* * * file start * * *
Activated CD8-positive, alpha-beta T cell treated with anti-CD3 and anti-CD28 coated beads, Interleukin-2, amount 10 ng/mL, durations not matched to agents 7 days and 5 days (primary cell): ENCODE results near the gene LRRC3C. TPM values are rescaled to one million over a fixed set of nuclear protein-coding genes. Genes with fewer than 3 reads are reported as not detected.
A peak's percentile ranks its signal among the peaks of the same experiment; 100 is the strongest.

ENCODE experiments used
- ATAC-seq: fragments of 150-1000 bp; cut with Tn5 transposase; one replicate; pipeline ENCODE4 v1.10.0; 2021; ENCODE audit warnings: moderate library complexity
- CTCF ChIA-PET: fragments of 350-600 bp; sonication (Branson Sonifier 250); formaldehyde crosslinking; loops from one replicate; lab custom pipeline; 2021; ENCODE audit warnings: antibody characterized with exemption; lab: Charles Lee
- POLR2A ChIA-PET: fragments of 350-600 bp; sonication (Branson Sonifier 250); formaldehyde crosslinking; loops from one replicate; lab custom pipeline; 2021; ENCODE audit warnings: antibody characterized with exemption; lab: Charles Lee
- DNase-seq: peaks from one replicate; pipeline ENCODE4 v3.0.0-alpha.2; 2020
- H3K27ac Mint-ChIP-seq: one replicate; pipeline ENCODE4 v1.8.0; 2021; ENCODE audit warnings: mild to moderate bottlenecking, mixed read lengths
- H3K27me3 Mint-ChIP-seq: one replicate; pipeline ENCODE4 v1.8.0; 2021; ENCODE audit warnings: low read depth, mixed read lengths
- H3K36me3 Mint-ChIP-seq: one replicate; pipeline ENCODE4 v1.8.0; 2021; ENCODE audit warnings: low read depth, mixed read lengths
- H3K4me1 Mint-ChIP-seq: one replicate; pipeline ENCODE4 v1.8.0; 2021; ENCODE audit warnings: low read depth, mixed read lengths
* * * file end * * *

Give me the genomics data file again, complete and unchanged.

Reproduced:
Activated CD8-positive, alpha-beta T cell treated with anti-CD3 and anti-CD28 coated beads, Interleukin-2, amount 10 ng/mL, durations not matched to agents 7 days and 5 days (primary cell): ENCODE results near the gene LRRC3C. TPM values are rescaled to one million over a fixed set of nuclear protein-coding genes. Genes with fewer than 3 reads are reported as not detected.
A peak's percentile ranks its signal among the peaks of the same experiment; 100 is the strongest.

ENCODE experiments used
- ATAC-seq: fragments of 150-1000 bp; cut with Tn5 transposase; one replicate; pipeline ENCODE4 v1.10.0; 2021; ENCODE audit warnings: moderate library complexity
- CTCF ChIA-PET: fragments of 350-600 bp; sonication (Branson Sonifier 250); formaldehyde crosslinking; loops from one replicate; lab custom pipeline; 2021; ENCODE audit warnings: antibody characterized with exemption; lab: Charles Lee
- POLR2A ChIA-PET: fragments of 350-600 bp; sonication (Branson Sonifier 250); formaldehyde crosslinking; loops from one replicate; lab custom pipeline; 2021; ENCODE audit warnings: antibody characterized with exemption; lab: Charles Lee
- DNase-seq: peaks from one replicate; pipeline ENCODE4 v3.0.0-alpha.2; 2020
- H3K27ac Mint-ChIP-seq: one replicate; pipeline ENCODE4 v1.8.0; 2021; ENCODE audit warnings: mild to moderate bottlenecking, mixed read lengths
- H3K27me3 Mint-ChIP-seq: one replicate; pipeline ENCODE4 v1.8.0; 2021; ENCODE audit warnings: low read depth, mixed read lengths
- H3K36me3 Mint-ChIP-seq: one replicate; pipeline ENCODE4 v1.8.0; 2021; ENCODE audit warnings: low read depth, mixed read lengths
- H3K4me1 Mint-ChIP-seq: one replicate; pipeline ENCODE4 v1.8.0; 2021; ENCODE audit warnings: low read depth, mixed read lengths